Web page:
Portable space heaters can help supplement your heat, but they can be dangerous if not used properly. Here are some tips for keeping you and your loved ones safe:
- Space heaters must have adequate safety features; be sure yours is listed by a qualified testing laboratory like UL.
- Inspect heaters for cracked or broken plugs or loose connections before each use.
- If frayed, worn, or damaged, do not use.
- Never leave a space heater unattended. Turn it off when you're leaving a room or going to sleep.
- Never use space heaters to warm bedding, cook food, dry clothing, or thaw pipes.
- Keep them at least 3 feet away from anything that can burn, including papers, clothing and rugs.
- Plug space heaters directly into a wall outlet. Do not use an extension cord or power strip, which could overheat and result in a fire.
- Do not plug any other electrical devices into the same outlet as the heater.
- Place heaters on level, flat surfaces. Never place them on tables, furniture, or carpet, which can overheat and start a fire.
- Always unplug and store the heater safely when not in use.
Christmas Tree Fire Safety
Follow these guidelines to pick your tree, set it up, and decorate, to help keep your celebrations merry!
- Choose a tree with fresh, green needles that do not fall off when touched.
- Place the tree at least 3 feet away from any heat source.
- Cut 1” to 2” off the bottom of the trunk before placing in the stand and put the tree in water immediately.
- Add water to the tree stand every day.
- Make sure your tree is not blocking an exit.
Note: Artificial trees are less flammable than live trees and don’t require water. Look for the label: “Fire Resistant.” (This does not mean the tree cannot catch fire, but it is more resistant to catching fire.)
Remove your tree immediately after the holidays.
Dry trees are a fire danger: do not leave in your home or garage; do not place outside against the house. Check for local recycling options.
- Use only lights that are approved by a qualified testing organization like UL.
- Use the right lights for indoors or outdoors.
- Remove and replace any lights with worn or broken cords or loose bulb connections. (Do not try to repair!)
- Follow the manufacturer’s instructions for the number of light strands to safely connect.
- Do not overload electrical outlets.
- Never leave a lighted tree unattended. Always turn off or unplug lights before leaving home or going to bed.
- Never use lit candles to decorate the tree.
Tip: LED lights produce almost no heat, making them safe to touch and greatly reducing the risk of fire. They are also shatterproof and shock resistant.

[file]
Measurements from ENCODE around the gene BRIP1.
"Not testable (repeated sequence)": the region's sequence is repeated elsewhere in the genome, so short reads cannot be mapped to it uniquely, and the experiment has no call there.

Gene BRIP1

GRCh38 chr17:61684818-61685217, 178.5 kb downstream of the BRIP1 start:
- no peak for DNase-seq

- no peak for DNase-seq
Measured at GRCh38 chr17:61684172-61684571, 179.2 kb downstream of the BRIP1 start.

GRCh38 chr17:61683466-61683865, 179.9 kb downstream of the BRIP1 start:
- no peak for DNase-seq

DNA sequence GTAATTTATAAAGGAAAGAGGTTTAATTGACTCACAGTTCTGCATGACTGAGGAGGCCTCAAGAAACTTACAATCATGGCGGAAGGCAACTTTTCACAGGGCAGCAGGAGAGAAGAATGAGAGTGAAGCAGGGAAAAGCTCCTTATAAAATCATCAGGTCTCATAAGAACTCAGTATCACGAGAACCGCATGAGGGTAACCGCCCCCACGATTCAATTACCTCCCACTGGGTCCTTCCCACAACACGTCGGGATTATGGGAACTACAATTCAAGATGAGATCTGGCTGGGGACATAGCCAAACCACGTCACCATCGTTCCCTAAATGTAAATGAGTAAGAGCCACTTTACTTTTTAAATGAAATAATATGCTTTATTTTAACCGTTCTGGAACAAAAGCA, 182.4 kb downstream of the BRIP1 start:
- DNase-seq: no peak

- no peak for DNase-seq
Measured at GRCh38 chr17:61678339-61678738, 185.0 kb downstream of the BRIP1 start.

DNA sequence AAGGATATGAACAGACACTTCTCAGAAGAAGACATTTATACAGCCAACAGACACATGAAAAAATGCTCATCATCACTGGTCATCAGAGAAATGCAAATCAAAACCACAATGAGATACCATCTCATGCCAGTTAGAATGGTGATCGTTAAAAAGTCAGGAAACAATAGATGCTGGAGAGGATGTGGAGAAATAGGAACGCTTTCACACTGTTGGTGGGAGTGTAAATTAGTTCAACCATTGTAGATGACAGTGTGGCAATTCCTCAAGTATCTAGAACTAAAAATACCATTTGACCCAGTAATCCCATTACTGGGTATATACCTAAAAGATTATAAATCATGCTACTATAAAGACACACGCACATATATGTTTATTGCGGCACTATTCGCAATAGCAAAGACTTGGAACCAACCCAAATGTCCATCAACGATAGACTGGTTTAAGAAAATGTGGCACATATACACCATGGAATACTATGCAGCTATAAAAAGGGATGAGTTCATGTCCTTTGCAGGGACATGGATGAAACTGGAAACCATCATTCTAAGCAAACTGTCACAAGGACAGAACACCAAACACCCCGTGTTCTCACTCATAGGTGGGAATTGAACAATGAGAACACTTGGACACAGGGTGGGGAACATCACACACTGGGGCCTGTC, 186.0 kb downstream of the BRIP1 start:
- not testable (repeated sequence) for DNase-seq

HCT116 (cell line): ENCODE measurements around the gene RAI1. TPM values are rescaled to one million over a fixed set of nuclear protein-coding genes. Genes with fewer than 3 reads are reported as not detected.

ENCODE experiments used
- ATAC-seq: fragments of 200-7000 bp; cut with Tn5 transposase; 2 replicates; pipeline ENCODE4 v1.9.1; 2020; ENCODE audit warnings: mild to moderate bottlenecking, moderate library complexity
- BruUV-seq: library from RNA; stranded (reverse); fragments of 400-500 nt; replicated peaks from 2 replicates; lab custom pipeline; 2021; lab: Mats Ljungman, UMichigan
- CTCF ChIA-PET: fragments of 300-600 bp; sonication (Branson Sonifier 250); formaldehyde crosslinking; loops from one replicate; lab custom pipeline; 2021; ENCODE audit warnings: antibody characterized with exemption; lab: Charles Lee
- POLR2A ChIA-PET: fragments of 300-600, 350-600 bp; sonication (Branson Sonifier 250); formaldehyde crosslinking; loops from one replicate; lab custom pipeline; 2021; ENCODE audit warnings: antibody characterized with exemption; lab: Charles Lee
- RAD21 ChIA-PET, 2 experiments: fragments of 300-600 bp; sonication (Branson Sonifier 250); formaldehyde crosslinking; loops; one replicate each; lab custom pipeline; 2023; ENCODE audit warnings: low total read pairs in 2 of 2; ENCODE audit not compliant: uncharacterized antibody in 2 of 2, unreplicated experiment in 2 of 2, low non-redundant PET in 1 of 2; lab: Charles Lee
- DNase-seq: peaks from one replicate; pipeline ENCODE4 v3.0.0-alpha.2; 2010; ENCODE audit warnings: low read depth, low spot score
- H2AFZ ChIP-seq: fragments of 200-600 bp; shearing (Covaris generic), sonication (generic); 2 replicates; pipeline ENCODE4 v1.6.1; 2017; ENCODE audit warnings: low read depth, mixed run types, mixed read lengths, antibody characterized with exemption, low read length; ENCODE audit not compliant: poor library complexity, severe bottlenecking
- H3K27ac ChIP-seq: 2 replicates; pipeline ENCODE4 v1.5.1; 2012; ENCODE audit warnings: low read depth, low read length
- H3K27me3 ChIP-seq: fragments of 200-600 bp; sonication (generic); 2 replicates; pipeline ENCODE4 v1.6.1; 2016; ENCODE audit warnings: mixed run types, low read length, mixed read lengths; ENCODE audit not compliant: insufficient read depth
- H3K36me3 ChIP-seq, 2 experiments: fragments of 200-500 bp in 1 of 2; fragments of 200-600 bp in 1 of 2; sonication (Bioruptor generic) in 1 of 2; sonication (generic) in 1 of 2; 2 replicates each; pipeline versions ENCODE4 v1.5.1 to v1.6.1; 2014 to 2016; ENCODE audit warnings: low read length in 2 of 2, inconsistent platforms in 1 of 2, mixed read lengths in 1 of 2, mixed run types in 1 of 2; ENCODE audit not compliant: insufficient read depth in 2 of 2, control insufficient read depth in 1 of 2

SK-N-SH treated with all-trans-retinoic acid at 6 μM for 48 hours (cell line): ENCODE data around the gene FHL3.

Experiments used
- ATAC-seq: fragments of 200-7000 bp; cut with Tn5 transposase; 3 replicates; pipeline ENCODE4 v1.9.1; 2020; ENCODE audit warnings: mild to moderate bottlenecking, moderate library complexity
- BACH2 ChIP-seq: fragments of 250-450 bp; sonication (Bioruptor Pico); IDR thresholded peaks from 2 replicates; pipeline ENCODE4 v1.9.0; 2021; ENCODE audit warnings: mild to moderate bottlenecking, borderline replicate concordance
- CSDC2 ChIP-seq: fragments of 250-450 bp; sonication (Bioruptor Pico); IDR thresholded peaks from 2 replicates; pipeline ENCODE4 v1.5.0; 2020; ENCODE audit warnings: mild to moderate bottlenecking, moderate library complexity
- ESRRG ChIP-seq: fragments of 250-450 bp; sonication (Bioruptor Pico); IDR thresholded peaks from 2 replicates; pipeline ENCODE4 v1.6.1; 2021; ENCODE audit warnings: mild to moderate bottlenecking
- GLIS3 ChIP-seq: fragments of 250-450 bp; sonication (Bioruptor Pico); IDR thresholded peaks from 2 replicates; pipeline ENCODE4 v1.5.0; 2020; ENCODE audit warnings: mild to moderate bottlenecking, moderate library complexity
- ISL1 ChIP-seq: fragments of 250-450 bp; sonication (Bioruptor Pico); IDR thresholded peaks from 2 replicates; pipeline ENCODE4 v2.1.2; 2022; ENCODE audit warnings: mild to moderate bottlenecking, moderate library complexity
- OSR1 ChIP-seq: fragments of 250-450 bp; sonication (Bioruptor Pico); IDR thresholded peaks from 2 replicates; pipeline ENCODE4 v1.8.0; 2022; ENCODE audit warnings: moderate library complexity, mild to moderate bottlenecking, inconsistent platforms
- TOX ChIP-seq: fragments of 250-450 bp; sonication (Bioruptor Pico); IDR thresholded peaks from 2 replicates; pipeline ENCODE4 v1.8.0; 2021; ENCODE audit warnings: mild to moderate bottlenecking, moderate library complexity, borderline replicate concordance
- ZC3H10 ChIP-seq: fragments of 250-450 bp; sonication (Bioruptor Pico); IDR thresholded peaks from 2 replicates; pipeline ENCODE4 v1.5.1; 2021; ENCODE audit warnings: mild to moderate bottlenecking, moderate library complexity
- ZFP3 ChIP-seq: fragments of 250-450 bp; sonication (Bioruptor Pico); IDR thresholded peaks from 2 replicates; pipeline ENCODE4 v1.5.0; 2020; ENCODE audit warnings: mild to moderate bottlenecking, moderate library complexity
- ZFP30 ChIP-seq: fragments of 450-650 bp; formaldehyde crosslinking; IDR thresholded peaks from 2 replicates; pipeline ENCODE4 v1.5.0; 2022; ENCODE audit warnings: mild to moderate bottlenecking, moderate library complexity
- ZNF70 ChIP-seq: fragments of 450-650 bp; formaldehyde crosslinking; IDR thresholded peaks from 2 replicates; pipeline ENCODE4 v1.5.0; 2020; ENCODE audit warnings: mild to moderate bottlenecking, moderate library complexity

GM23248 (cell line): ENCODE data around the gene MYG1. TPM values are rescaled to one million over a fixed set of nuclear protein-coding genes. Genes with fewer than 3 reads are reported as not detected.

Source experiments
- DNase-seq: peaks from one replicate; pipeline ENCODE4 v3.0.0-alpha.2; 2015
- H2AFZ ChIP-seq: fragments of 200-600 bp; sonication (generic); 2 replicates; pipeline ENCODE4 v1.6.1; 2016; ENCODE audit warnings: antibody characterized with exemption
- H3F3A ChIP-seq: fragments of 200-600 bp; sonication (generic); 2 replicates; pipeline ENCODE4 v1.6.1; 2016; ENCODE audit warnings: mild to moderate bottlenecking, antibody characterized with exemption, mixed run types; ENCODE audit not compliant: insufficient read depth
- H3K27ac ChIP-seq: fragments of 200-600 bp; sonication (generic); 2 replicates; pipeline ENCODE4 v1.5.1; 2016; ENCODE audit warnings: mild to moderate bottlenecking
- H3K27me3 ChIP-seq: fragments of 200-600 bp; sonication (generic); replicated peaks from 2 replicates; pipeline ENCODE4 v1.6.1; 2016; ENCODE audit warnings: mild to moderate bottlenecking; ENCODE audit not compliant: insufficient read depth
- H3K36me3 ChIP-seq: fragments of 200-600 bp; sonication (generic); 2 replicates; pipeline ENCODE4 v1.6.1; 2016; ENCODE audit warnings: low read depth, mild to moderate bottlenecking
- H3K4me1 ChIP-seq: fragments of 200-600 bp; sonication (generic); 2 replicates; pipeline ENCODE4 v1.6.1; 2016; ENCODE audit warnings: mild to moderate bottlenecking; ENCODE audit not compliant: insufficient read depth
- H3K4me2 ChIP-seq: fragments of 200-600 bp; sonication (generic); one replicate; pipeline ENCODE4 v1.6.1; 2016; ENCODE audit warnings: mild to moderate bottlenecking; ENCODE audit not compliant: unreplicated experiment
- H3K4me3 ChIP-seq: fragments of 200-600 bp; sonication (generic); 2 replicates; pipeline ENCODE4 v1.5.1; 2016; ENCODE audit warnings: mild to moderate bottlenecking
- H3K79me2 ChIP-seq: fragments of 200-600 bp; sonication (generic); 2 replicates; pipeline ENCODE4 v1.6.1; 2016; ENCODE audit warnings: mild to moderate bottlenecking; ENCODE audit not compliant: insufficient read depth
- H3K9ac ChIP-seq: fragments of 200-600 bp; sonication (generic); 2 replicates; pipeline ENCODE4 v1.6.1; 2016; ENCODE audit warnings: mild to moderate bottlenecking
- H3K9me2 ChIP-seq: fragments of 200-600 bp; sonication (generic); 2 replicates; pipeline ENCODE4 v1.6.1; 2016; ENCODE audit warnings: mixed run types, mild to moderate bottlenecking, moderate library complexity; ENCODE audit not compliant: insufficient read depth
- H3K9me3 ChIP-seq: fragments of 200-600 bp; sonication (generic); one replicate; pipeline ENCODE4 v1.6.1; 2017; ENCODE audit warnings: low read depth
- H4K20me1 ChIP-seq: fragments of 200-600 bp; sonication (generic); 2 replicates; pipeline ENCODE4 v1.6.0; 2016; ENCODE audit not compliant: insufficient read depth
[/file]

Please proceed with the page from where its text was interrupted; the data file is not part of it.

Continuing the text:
- Talk with your family about who to call, where to meet, and what to pack for an emergency this holiday season.
- Fill out an emergency communications plan card. Give a copy to family members and emergency contacts.
- Leave copies of your passports, credit cards, and any other types of identification with your emergency contact(s). Keep a separate set of copies in your own luggage.
- Traveling with kids? Remember to include emergency items for them when you pack.
- Traveling with pets? Add a few emergency items for your pets, like water and food. Pet travel tip: Pack something familiar like a toy or blanket to help alleviate stress.
Prepare Your Home
- Find ways to make your house looked lived in.
- Stop newspaper, mail (or have them picked up).
- Put at least one light on a timer.
- Arrange for someone check on your home periodically while you are away.
- Unplug small appliances and electronic devices.
- Make sure smoke detectors are working properly.
- If you have pets, arrange for someone to care for them. This person can check on your home and gather mail while you are out as well.
- If you have a security system, be sure that it is working properly. Check with your alarm monitoring company for safety tips for your system and let them know you will be away. If you have a DIY home security system with optional monitoring, consider adding monitoring to your plan for the time in which you’ll be away.
On the Road
- Have your car inspected and/or serviced before you leave. Be sure to have your tires checked and properly inflated.
- Be sure your car is equipped with necessary tools, such as a spare tire, jack, and jumper cables. Also, be prepared for first aid and other types of emergencies. Keep the emergency kit in your car as well.
- Remember to pack an emergency supply kit.
- Check the weather and be prepared for driving conditions
- Allow plenty of time to get to your destination to avoid being in a rush.
- Make frequent rest stops.
- Stay hydrated.
If You’re Flying
- Review Transportation Security Administration (TSA) security screening info and check out their travel tips.
- Wash your hands frequently with soap or use antibacterial hand sanitizer.
Looking for more information? Please explore these valuable resources:
Get the whole family involved! Click the images below for resources and information.